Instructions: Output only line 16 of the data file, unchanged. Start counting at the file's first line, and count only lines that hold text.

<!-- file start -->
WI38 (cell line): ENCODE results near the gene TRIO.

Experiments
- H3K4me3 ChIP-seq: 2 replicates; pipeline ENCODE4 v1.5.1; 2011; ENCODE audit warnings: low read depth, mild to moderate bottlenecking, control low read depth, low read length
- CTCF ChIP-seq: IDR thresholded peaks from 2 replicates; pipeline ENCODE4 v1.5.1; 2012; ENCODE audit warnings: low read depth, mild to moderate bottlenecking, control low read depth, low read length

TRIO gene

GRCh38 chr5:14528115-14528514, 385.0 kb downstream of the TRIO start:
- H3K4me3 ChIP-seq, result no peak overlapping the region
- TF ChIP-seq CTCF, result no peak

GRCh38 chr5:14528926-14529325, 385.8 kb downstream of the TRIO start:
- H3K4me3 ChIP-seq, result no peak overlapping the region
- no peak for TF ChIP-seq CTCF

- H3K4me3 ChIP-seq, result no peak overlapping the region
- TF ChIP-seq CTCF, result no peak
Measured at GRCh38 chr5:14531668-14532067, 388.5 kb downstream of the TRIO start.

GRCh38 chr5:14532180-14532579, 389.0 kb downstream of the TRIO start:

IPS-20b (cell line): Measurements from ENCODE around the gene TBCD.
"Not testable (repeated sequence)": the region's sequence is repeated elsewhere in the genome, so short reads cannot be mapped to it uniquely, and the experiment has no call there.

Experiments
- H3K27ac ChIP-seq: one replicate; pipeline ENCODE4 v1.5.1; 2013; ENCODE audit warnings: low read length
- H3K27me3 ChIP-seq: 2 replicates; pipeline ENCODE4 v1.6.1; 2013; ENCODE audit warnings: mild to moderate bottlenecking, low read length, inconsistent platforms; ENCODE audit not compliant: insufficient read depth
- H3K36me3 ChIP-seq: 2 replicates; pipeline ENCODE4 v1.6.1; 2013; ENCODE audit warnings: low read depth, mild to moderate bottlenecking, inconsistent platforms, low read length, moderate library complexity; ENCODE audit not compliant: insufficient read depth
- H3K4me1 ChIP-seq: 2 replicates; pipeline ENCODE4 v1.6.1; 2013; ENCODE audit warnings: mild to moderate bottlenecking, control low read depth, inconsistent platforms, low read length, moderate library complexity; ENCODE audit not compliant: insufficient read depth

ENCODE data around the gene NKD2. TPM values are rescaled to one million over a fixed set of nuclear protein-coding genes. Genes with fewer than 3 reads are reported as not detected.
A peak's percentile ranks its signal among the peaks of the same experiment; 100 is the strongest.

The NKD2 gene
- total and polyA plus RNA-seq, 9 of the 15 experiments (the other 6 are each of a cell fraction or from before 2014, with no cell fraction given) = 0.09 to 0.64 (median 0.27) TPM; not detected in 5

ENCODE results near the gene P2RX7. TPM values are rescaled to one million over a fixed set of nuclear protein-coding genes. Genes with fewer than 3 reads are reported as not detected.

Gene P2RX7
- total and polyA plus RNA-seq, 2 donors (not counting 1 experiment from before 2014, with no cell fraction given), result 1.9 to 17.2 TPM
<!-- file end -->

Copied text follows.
IPS-20b (cell line): Measurements from ENCODE around the gene TBCD.